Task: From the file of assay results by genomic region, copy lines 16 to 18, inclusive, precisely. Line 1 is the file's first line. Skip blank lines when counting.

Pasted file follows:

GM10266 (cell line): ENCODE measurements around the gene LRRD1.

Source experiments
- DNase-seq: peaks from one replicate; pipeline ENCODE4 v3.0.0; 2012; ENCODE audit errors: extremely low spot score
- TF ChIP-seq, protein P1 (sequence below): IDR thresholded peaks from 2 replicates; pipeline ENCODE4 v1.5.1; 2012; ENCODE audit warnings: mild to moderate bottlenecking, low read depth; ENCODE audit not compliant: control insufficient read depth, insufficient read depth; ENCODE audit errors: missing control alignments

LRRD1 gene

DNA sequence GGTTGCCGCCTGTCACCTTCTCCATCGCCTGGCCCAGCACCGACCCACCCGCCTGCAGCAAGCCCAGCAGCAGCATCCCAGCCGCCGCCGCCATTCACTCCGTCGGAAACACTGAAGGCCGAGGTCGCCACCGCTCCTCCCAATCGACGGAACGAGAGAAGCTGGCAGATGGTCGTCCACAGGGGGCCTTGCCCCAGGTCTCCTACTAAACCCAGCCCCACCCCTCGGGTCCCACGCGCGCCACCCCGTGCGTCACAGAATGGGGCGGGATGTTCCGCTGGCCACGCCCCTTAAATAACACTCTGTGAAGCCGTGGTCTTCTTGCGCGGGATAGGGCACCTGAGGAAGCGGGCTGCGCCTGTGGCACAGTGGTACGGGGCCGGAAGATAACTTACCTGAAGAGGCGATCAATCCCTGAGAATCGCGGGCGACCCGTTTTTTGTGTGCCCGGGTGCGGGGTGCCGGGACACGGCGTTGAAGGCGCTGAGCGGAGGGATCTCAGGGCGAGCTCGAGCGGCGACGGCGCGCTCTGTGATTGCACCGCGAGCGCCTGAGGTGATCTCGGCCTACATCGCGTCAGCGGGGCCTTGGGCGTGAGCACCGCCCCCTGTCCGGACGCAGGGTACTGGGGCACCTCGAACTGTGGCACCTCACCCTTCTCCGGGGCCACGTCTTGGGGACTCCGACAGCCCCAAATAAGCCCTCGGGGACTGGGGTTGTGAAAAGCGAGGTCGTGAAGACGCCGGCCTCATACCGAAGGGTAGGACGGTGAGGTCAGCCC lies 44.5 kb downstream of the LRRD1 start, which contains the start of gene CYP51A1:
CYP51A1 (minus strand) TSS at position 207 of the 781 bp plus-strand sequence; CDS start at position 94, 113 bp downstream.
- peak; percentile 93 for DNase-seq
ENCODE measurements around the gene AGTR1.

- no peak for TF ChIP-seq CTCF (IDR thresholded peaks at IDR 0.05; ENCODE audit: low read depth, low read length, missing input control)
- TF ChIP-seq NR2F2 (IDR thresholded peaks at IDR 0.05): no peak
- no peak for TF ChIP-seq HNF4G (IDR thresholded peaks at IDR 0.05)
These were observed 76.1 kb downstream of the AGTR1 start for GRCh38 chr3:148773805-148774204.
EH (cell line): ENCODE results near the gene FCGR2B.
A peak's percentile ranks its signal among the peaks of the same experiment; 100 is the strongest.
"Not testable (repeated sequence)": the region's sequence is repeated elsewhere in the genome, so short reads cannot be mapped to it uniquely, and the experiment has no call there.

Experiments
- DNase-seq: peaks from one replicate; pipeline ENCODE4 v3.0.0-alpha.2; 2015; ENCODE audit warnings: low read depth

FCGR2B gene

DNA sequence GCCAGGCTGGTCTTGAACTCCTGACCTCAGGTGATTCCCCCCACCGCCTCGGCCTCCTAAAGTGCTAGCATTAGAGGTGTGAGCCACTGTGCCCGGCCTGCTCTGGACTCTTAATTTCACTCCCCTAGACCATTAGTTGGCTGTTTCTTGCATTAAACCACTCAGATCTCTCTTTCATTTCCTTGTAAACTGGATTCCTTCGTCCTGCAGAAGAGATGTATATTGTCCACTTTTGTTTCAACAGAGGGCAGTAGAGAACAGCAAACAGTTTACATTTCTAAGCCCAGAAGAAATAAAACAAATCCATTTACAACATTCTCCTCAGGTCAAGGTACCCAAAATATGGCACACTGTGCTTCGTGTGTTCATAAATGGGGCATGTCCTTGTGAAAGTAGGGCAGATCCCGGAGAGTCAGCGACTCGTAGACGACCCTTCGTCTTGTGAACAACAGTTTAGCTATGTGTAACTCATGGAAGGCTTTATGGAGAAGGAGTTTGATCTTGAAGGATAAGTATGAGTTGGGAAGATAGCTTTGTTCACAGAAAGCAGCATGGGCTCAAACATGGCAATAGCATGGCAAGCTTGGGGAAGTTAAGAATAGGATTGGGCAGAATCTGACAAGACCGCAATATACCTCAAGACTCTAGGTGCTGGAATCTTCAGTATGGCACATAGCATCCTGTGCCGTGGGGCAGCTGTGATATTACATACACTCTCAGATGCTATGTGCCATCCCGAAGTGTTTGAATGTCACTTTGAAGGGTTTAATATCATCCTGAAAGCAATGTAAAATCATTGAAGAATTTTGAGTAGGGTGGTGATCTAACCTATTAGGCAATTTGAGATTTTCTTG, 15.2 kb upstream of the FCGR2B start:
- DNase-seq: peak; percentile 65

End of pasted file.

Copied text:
"Not testable (repeated sequence)": the region's sequence is repeated elsewhere in the genome, so short reads cannot be mapped to it uniquely, and the experiment has no call there.

Experiments
- DNase-seq: peaks from one replicate; pipeline ENCODE4 v3.0.0-alpha.2; 2015; ENCODE audit warnings: low read depth